It also has a section with DRM that has been REMOVED from the Retail section of games (which is likely the preffered alternative) and games that still have the DRM files on them but are Inert in the Online/Steam version.

    I’d rather like it if Steam would make these DRM-Notices more prominent similar to their “Low Violence” Notices: http://www.abload.de/img/lowviolencerodu3.png and if they could generally just take a stance against 3rd Party DRM or offer benefits if games don’t have any (GoG manages it… and they also have new games now, including the first Assassin’s Creed, they even have a UbiSoft sale this weekend with largely older titles…)

  21. sonofsanta says:

    And here was me thinking that Amazon ran some kind of elastic cloud service to let your service cope with sudden influxes of demand, and that we lived in some sort of utopian future where virtual servers could be provisioned in a matter of minutes into rented data centre space.

    OH WAIT

    Just makes it easier to keep this Steam sale cheap for me, I suppose

  22. kleptonin says:

    Ubiquitous softheadedness.

  23. wu wei says:

    I am extremely sorry for even mildly recommending Anno 2070 in the last Bargain Bucket comments.

  24. JoeGuy says:

    A bit poetic that this makes me nervous of the quality of DRM attached to Watch Dogs.

  25. DeanLearner says:

    Thank heavens only those who bought it legally are affected by this.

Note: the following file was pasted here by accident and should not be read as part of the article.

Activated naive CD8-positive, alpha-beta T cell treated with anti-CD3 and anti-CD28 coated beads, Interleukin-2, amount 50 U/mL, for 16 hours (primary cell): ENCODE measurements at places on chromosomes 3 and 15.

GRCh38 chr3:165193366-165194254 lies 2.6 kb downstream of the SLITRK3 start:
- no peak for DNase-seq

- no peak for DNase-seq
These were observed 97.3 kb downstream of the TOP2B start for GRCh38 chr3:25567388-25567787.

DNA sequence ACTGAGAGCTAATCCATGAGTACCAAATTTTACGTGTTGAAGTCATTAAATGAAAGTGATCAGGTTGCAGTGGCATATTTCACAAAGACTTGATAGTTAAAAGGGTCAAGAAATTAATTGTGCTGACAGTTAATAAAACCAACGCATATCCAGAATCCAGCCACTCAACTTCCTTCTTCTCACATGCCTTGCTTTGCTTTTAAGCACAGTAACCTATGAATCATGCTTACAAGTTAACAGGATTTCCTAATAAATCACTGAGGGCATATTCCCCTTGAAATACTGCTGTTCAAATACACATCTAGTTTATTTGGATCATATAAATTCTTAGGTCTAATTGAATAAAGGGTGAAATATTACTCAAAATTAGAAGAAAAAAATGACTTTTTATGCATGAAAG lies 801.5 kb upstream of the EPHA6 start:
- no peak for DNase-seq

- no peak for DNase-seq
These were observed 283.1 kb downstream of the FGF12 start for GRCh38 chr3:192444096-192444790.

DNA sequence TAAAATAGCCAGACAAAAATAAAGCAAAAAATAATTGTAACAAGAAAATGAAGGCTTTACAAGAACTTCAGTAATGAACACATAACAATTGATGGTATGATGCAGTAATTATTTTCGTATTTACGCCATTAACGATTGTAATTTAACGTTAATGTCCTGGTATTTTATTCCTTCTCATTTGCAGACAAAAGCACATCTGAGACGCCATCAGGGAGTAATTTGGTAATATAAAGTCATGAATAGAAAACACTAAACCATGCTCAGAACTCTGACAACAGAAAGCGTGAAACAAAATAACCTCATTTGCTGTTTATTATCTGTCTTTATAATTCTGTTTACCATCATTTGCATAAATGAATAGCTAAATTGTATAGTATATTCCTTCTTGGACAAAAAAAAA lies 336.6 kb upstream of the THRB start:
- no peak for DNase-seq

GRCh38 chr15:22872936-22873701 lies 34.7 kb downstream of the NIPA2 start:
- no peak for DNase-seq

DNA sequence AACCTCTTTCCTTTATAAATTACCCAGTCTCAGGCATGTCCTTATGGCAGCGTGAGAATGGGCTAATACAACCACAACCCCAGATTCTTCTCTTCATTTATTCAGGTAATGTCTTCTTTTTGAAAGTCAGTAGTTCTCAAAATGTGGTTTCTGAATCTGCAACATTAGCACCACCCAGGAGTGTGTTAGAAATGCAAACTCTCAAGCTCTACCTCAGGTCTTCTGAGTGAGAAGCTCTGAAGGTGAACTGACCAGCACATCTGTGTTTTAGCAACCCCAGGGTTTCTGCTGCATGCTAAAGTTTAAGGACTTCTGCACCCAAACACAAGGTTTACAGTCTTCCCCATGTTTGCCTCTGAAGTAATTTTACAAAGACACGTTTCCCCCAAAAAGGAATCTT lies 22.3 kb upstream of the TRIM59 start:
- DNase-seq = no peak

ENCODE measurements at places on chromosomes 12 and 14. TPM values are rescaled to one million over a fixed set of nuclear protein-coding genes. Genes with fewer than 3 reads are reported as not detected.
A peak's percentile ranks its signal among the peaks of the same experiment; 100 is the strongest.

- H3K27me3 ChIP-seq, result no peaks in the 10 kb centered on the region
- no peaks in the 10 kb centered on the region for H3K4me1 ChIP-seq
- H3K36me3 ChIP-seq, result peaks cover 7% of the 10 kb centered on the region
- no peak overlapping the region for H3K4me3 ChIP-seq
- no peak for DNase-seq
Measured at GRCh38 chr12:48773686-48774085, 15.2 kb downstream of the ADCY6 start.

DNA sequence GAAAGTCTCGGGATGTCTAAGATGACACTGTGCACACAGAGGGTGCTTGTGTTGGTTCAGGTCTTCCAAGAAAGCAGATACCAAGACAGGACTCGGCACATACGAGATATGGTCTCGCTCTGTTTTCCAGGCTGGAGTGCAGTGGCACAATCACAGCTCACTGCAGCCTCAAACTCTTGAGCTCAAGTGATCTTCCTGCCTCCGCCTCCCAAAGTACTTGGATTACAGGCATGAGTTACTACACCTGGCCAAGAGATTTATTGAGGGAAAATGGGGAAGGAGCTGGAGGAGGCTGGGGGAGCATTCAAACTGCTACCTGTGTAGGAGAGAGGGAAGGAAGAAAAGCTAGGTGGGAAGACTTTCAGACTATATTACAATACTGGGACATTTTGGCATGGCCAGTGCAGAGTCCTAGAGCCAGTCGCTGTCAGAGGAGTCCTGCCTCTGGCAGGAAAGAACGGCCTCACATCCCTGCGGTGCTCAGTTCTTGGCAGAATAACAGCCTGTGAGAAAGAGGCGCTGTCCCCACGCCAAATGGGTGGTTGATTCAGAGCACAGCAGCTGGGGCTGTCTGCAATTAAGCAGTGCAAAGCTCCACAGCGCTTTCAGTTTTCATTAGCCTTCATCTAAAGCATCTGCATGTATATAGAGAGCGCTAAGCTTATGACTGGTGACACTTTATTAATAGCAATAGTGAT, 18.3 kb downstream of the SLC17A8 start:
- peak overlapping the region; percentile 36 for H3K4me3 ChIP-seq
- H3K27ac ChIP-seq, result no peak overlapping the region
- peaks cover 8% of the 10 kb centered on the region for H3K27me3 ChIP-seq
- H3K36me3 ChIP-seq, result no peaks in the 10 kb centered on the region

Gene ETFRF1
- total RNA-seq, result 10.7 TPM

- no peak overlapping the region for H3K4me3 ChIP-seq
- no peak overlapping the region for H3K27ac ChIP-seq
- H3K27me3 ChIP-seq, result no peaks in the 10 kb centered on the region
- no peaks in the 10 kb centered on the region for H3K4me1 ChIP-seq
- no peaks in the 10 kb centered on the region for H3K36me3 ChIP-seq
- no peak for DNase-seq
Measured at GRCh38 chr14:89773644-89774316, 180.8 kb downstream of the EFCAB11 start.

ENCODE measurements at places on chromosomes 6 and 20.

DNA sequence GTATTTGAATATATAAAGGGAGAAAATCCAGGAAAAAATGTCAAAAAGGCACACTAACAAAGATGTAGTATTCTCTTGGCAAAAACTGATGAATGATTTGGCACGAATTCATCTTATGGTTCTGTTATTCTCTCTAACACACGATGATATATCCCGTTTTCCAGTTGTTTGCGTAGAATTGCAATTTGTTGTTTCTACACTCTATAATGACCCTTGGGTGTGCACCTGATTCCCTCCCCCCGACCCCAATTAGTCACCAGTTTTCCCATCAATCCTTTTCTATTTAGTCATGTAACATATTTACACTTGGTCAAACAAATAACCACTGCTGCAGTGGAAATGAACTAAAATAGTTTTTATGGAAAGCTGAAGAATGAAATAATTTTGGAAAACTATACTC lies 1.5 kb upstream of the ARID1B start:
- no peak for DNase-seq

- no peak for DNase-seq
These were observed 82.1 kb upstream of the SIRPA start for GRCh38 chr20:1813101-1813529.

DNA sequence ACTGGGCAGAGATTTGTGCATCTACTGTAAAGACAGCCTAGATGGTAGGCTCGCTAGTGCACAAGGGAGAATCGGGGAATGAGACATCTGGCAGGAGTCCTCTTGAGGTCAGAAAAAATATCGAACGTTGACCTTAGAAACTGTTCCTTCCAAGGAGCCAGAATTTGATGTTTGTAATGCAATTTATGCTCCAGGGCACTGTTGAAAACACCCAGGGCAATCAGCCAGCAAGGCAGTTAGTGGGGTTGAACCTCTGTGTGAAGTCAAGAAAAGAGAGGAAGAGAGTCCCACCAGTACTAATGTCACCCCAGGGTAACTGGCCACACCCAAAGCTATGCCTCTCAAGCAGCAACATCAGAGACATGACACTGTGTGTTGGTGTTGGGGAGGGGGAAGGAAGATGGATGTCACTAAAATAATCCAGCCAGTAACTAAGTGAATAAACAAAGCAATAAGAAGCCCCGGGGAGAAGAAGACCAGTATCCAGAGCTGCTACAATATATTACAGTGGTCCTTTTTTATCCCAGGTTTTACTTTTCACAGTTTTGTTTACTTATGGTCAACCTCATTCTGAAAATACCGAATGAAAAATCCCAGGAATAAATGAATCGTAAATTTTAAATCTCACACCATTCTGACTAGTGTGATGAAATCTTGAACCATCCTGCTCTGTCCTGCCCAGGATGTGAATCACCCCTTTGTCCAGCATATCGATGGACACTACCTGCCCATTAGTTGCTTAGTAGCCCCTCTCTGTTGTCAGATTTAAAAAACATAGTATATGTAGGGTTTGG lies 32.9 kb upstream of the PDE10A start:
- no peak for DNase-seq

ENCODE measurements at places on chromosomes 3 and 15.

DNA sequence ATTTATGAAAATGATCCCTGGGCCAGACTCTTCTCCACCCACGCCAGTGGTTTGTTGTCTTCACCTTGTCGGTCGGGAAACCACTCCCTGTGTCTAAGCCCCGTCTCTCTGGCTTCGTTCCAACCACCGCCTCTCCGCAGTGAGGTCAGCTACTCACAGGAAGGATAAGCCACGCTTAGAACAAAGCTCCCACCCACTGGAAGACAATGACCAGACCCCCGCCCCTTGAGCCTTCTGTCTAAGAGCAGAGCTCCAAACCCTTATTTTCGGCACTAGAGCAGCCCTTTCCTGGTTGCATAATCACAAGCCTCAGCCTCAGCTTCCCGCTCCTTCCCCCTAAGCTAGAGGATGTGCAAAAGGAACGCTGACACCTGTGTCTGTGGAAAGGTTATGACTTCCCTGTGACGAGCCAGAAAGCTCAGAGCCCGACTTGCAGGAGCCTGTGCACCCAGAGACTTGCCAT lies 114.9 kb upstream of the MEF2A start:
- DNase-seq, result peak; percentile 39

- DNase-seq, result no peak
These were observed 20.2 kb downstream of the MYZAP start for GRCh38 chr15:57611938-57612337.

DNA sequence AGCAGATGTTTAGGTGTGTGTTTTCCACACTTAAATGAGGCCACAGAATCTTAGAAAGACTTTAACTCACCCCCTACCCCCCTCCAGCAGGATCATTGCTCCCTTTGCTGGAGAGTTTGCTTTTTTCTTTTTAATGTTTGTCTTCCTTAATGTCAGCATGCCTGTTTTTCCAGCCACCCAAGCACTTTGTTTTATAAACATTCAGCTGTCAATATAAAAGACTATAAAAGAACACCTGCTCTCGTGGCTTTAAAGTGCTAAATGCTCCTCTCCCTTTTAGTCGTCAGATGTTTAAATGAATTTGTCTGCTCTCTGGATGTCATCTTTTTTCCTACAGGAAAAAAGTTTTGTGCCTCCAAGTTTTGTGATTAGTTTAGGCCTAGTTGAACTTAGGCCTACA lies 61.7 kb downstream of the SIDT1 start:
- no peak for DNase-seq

Can’t have the DRM being wasted on illegal pirates!

  26. Laurens says:

    The summer sales persuaded me to buy Heroes 6, but UPlay had me ragequit before I even got into the game. And I only very rarely ragequit.

  27. Premium User Badge Stellar Duck says:

    Where is Khemm?

    • caddyB says:

      In the steam store of course.

      hahahahahaha.

    • Fierce says:

      I was thinking the exact same thing while reading through Page 1. He’s like the Pirks of RPS and this article has Khemm Katnip™ smeared all over it.

  28. MiKHEILL says:

    Ubisoft doesn’t seem to realise that they are competing with pirates for customer’s willingness to pay and stay on the side of the law vs their desire for convenience. Ubisoft also doesn’t seem to realise that theirs is the inferior product.

  29. JToTheDog says:

    I’ve wanted Anno 2070 for a long time and was extremely close to buying it yesterday… But my principals took over and I didn’t.

    It was the right choice I see.

    • Premium User Badge Stellar Duck says:

      You should commend you principals for that. Good guys all round it seems. :P

  30. ColonelClaw says:

    Please everyone, don’t buy ANYTHING at any price from Ubisoft, especially now during the Steam Sale.

  31. wodin says:

    We all know now that always online drm is shit. So if you still go and buy the game knowing damn well what it’s about and what can happen then more fool you if you get in a rage when it doesn’t work and you can’t play the game. If everyone stopped buying it then it would be dropped. But oh no millions rush out to buy D3 eyes unfocused and drooling at the mouth…

    Finally if you play offline only and this happens, there are many websites you can goto where after a quick download you will be able to play when you like.

  32. lofaesofa says:

    A friend and I tried to play Splinter Cell: Conviction together in co-op mode on Saturday night after buying it in the Steam Summer sale.

    I had login problems with UPlay following by a series of disconnections in Splinter Cell co-op to the point where we decided to give up.